It was the “eye-opening” Hilltown cinema trip that convinced Brian Cox that he could become a star of the silver screen.
Cox took his seat and watched working-class hero Albert Finney in Saturday Night and Sunday Morning in 1960 and said his performance “radically changed me”.
At the peak of film-going there were 25 cinemas in Dundee.
Cox was a regular at every single one.
The Succession star’s tell-all book, Putting The Rabbit In The Hat, described how that afternoon trip to the Hilltown Plaza changed everything.
Cox writes: “I preferred American movies.
“These days I like British films, especially the Ealing comedies, but back then the likes of Doctor in the House, Dirk Bogarde and Kenneth More were a little middle-class for my tastes.
“They were too far away from my own experience to resonate; not far enough to give me the same exotic thrill I got from A Place in the Sun or A Streetcar Named Desire.
“Even The Bridge on the River Kwai was a bit on the formal side for me.
“This was a problem, because even at that young age I was eyeing up a future as one of those guys on the screen although I hadn’t the foggiest idea how to go about it.
“How does a wee kid from Dundee get to be in films?
“But then one afternoon I went to the Plaza Cinema in Hilltown to see Saturday Night and Sunday Morning, and it changed me.
“And I mean really, radically changed me at a cellular level.
“Because I looked at Albert Finney, who was working-class English, in a film that wasn’t all about the lives of posh folk in drawing rooms, or struggling nobly in far-off places, or having faintly amusing high-jinks on hospital wards; it was all about working-class people – people like us.”
Cox said this was “proper eye-opening stuff”.
“This was a transformative moment,” he said.
“I thought, My God, that could be me. If that guy up there can do it, I can do it too.”
He described screen legend Finney as “the standard bearer” and “the vanguard”.
Here was a time when Cox would play truant from school to go to the cinema.
But during one trip to Green’s Playhouse he fell asleep and woke up to find he had been reported missing to the police by his frantic elder sister.
He went to see Giant starring James Dean, Elizabeth Taylor and Rock Hudson and loved it so much that he stayed on at the cinema to watch it again.
The trouble was that this 1956 classic is 197 minutes long.
Cox nodded off.
He woke up to find himself alone and in darkness.
Managing to find his way out of the auditorium, he set eyes on a clock.
It was 4am.
Cox said: “At least I had the wherewithal to unlock, escape the cinema and flee into the street, where I looked fearfully this way and that, gulping hard.
“Talk about frying pans and fires.
“Sure, the cinema was spooky, but Dundee’s darkened, tram-lined streets at night were, if anything, even more foreboding.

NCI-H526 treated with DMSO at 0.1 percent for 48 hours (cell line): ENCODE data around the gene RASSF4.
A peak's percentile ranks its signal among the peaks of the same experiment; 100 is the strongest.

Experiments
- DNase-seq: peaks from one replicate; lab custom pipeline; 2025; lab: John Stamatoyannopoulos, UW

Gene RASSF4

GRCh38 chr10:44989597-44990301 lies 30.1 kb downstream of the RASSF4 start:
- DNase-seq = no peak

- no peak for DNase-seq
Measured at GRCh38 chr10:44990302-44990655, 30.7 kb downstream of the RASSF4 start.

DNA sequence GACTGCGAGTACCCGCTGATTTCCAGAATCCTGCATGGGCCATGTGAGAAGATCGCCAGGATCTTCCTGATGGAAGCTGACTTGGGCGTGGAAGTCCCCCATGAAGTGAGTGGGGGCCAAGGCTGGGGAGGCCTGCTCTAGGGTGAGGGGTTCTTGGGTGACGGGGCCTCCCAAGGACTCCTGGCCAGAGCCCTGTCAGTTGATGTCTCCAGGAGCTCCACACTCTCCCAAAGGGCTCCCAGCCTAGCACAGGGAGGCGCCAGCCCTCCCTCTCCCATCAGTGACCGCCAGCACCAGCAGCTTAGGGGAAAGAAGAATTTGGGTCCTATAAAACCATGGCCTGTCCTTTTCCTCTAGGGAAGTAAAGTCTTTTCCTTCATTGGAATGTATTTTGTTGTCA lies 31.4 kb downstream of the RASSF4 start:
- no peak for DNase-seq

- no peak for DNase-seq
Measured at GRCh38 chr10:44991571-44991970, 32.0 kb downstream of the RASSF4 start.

“Next thing you know I was panic-running – running, running – when suddenly I came upon a police box, one of the old Tardis types, at Nethergate, which was at the bottom of Reform Street.”
A voice from within the police box asked him where he was going.
“Well, I should be home, but I was at the pictures and fell asleep.”
The Tardis said: “Are you by any chance Brian Cox?”
“Yes,” he replied.
“And is your sister Irene Cox?”
“Aye, well, she’s looking for you.
“She’s crazy-mad. She’s beside herself. You’d better get home.”
Cox admitted it was a “lively homecoming”.
“But that was me and the cinema,” he said.
“I was obsessed.”
Message boy aged 14
It was at St Michael’s Junior Secondary School that Cox’s love of theatre would be encouraged and he took a job as a message boy at Dundee Rep aged 14.
The 15-year-old stepped on to the Dundee Rep stage for the first time aged 15 in 1961, playing the role of a waiter in AA Milne’s The Dover Road.
Dundee Rep at that time was located in Forester’s Hall in Nicoll Street and put on 26 productions a year before a fire burned down the building in June 1963.
Cox was having a staple lunch of bridie and chips at Wilson’s on Reform Street when he heard sirens.
Little did he know it would effectively signal the end of his time at Dundee Rep.
The building was completely destroyed apart from the pictures of the acting company which were still standing in the wreckage of the foyer.
The cast were able to get a temporary location for a few weeks in a local theatre before they mounted two productions in a tent in the city’s Camperdown Park.
“I never saw it again, the Rep,” said Cox.
“They moved to another place up in the Lochee Road, and stayed there until they relocated to what is the current building on Tay Street, which is a beautiful little theatre.
“All of which happened without me, because the silver lining in the whole terrible fire episode – at least as far as I was concerned personally – was that I had moved on.”
Cox said the burning down of Dundee Rep marked a chapter of his life closing and he went off to study acting in London until he was 19.
He made his first television appearance in an episode of The Wednesday Play in 1965.
The rest is history.
He went on to become an accomplished Shakespearean actor, spending seasons with both the Royal Shakespeare Company and the National Theatre.
Cox enjoyed theatre and film successes in America too, starring as the original (and best) Hannibal Lecter in Manhunter in 1986.
He moved to the US permanently in 2008 to pursue movies, settling in Manhattan.
The move led to a number of high-profile roles in blockbusters including a well-loved performance in Troy playing Agamemnon and roles in the X Men series.
Cox is now best known for his role as media mogul Logan Roy in the scathingly satirical Succession for which he won a Golden Globe in 2020.
Putting The Rabbit In The Hat by Brian Cox is published by Quercus, priced £20.
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